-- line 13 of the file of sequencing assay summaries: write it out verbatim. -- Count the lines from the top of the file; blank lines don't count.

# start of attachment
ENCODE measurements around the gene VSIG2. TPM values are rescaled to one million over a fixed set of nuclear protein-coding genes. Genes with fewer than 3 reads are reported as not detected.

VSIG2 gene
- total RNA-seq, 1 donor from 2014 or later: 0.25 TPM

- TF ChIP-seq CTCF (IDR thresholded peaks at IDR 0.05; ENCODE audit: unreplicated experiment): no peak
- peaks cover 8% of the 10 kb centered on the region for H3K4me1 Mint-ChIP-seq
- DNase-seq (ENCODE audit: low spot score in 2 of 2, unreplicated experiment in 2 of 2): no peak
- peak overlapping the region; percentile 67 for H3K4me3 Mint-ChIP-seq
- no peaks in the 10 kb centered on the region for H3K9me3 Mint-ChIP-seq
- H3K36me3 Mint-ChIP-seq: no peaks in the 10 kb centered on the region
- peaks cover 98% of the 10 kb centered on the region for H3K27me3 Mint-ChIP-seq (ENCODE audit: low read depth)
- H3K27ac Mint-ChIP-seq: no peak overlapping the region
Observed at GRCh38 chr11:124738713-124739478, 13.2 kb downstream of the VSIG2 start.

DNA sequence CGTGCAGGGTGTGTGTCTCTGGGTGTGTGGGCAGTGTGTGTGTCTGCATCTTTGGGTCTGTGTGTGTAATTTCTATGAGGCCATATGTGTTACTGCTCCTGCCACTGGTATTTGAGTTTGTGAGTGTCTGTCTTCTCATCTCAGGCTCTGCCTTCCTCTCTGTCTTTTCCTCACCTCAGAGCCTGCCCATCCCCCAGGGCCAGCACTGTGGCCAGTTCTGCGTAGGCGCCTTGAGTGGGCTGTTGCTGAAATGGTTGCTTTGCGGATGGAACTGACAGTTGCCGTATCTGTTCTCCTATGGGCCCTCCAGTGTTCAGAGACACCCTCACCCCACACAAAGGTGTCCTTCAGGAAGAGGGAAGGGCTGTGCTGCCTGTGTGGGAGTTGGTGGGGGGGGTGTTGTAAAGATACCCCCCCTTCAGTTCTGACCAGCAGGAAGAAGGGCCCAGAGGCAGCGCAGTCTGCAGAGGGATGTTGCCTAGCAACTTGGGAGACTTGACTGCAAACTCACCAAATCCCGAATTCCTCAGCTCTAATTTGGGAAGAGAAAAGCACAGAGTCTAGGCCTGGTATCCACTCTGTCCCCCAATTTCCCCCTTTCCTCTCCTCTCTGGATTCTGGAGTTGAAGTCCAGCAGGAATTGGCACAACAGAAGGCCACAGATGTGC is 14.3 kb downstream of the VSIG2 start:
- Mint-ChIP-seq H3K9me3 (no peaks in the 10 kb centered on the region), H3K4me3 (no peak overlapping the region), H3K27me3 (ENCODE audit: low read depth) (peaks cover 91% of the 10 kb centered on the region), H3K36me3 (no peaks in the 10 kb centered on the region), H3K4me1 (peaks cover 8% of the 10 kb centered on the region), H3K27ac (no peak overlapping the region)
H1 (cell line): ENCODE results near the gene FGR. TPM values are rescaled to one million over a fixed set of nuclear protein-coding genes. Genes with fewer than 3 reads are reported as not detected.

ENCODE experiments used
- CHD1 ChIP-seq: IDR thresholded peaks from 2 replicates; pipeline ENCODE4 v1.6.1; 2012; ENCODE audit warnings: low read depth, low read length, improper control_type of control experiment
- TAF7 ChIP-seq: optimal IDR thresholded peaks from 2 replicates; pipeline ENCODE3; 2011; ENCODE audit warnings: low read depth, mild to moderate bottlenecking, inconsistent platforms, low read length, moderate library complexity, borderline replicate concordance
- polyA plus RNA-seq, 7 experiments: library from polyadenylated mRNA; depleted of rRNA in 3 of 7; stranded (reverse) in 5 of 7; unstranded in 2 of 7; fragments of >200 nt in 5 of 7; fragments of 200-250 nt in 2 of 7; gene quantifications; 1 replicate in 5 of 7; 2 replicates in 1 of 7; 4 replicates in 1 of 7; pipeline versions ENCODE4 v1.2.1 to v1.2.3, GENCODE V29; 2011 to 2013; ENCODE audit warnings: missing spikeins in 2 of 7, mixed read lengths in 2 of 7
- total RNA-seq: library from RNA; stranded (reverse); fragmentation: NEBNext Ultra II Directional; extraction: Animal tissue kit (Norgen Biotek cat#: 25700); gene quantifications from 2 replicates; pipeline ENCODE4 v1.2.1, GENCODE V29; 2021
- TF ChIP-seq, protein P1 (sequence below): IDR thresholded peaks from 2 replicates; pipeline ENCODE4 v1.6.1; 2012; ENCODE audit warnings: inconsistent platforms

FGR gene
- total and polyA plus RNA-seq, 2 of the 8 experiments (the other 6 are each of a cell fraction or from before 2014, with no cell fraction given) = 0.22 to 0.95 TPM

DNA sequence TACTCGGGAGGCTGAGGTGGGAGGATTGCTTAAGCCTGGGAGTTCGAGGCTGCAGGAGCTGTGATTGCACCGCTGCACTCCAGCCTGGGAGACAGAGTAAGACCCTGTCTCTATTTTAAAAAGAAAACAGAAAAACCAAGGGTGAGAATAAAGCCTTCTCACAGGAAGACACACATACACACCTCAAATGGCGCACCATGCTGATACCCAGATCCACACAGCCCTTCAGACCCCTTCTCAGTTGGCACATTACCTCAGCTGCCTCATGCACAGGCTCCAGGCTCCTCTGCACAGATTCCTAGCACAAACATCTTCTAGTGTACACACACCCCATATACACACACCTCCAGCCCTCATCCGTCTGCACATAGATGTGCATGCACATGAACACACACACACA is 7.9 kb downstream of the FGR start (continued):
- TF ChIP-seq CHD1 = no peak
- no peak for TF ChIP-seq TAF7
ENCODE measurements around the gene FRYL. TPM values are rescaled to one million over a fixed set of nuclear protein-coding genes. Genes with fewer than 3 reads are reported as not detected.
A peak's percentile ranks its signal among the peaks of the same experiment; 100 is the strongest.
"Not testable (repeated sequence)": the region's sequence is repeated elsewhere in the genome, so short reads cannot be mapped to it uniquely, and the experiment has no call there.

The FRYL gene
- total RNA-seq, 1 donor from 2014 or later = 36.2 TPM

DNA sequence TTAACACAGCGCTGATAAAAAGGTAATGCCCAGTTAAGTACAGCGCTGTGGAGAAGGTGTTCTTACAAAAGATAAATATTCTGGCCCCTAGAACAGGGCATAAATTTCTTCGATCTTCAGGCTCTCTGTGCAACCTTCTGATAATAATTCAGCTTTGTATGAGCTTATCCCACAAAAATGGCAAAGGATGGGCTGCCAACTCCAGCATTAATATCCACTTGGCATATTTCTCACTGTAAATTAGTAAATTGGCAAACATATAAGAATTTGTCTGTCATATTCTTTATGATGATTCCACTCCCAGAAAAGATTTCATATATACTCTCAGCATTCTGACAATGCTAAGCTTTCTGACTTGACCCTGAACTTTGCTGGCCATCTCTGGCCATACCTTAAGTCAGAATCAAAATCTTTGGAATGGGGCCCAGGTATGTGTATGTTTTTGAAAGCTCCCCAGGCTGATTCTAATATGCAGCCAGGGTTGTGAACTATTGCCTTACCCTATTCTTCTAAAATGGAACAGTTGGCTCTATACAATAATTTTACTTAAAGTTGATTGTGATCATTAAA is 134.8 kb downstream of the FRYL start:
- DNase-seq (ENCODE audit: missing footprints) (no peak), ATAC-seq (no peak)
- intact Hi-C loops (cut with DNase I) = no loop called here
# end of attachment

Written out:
DNA sequence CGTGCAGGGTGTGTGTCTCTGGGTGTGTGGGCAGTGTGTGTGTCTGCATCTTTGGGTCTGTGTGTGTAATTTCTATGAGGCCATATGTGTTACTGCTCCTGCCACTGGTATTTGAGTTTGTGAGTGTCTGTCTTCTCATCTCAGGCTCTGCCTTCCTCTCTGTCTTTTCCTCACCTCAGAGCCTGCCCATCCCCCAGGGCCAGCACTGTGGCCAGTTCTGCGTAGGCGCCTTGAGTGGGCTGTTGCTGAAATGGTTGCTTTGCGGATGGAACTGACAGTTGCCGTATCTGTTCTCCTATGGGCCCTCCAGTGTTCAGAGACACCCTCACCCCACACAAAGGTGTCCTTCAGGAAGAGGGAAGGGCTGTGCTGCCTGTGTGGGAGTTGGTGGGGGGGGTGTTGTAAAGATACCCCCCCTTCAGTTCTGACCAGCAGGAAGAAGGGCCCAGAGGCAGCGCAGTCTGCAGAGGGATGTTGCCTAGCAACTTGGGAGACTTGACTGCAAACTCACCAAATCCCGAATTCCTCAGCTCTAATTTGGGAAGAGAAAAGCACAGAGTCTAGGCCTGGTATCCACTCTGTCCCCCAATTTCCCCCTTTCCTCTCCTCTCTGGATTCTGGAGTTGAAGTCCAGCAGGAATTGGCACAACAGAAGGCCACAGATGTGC is 14.3 kb downstream of the VSIG2 start: